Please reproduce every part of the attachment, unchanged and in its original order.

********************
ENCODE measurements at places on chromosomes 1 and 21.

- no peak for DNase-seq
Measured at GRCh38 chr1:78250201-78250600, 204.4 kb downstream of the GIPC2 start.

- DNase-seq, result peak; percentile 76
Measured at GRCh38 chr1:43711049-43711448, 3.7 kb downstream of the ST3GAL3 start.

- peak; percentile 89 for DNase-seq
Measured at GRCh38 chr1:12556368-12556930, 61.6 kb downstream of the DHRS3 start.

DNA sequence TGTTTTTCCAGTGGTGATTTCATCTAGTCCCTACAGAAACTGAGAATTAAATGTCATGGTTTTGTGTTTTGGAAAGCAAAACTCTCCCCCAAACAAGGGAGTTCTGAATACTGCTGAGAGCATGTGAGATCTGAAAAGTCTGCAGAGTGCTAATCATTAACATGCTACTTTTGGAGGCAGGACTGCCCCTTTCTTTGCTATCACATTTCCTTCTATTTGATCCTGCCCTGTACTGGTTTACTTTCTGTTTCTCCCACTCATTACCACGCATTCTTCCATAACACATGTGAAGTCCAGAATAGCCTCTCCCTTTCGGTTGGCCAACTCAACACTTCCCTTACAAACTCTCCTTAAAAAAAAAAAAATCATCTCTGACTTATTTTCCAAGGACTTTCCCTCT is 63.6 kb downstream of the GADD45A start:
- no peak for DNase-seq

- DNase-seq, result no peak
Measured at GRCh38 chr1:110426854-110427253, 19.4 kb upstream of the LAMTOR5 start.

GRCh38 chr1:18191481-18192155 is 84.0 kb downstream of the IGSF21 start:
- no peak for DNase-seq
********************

ENCODE measurements at places on chromosomes 1 and 21.

- no peak for DNase-seq
Measured at GRCh38 chr1:78250201-78250600, 204.4 kb downstream of the GIPC2 start.

- DNase-seq, result peak; percentile 76
Measured at GRCh38 chr1:43711049-43711448, 3.7 kb downstream of the ST3GAL3 start.

- peak; percentile 89 for DNase-seq
Measured at GRCh38 chr1:12556368-12556930, 61.6 kb downstream of the DHRS3 start.

DNA sequence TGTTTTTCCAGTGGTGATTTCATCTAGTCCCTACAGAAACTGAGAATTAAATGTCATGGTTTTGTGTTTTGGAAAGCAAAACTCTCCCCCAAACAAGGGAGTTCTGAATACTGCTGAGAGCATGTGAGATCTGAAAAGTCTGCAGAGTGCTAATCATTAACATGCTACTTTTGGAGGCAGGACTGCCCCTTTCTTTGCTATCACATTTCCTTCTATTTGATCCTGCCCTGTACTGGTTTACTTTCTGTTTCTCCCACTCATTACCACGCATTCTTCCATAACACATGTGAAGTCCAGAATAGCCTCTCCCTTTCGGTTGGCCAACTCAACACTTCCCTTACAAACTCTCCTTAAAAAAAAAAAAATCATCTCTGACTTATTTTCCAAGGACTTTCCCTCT is 63.6 kb downstream of the GADD45A start:
- no peak for DNase-seq

- DNase-seq, result no peak
Measured at GRCh38 chr1:110426854-110427253, 19.4 kb upstream of the LAMTOR5 start.

GRCh38 chr1:18191481-18192155 is 84.0 kb downstream of the IGSF21 start:
- no peak for DNase-seq